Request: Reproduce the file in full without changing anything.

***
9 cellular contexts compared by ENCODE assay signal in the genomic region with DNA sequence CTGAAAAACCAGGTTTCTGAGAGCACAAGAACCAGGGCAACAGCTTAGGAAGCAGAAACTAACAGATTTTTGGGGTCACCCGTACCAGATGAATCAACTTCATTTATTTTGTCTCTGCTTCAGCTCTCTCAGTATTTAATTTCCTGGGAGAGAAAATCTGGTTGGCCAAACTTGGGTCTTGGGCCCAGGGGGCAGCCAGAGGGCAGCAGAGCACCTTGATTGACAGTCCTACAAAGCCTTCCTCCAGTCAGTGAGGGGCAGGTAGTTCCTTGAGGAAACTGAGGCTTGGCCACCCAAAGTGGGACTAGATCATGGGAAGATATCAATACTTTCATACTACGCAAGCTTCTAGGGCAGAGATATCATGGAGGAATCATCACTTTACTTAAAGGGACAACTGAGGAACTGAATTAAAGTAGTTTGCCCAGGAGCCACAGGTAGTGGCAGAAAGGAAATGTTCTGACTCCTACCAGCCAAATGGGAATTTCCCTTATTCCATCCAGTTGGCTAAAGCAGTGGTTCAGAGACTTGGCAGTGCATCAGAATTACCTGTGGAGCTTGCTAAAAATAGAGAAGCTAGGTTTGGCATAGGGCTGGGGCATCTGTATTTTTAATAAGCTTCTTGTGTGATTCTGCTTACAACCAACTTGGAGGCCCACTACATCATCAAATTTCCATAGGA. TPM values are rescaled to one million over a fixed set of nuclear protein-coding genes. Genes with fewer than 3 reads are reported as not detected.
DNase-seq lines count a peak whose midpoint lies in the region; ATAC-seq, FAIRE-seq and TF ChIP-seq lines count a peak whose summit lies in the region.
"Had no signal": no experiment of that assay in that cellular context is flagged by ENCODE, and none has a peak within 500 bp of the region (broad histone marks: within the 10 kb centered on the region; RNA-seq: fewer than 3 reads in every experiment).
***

9 cellular contexts compared by ENCODE assay signal in the genomic region with DNA sequence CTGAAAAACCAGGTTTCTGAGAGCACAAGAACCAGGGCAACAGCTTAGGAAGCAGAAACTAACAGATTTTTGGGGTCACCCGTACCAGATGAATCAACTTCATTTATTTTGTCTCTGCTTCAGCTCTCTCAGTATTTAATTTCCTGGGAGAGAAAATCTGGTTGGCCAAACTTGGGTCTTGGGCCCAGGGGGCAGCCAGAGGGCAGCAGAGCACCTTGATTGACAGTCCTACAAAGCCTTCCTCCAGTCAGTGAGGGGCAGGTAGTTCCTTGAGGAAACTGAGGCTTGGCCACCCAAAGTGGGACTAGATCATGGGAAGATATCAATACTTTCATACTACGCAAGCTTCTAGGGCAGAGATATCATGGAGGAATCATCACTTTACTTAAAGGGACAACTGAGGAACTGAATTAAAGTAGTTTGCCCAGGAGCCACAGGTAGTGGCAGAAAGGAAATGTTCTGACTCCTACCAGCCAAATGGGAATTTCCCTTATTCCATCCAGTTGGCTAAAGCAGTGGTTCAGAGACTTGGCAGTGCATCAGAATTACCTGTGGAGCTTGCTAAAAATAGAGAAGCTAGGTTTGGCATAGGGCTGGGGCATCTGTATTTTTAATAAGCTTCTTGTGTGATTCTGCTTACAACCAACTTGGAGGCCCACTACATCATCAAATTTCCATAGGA. TPM values are rescaled to one million over a fixed set of nuclear protein-coding genes. Genes with fewer than 3 reads are reported as not detected.
DNase-seq lines count a peak whose midpoint lies in the region; ATAC-seq, FAIRE-seq and TF ChIP-seq lines count a peak whose summit lies in the region.
"Had no signal": no experiment of that assay in that cellular context is flagged by ENCODE, and none has a peak within 500 bp of the region (broad histone marks: within the 10 kb centered on the region; RNA-seq: fewer than 3 reads in every experiment).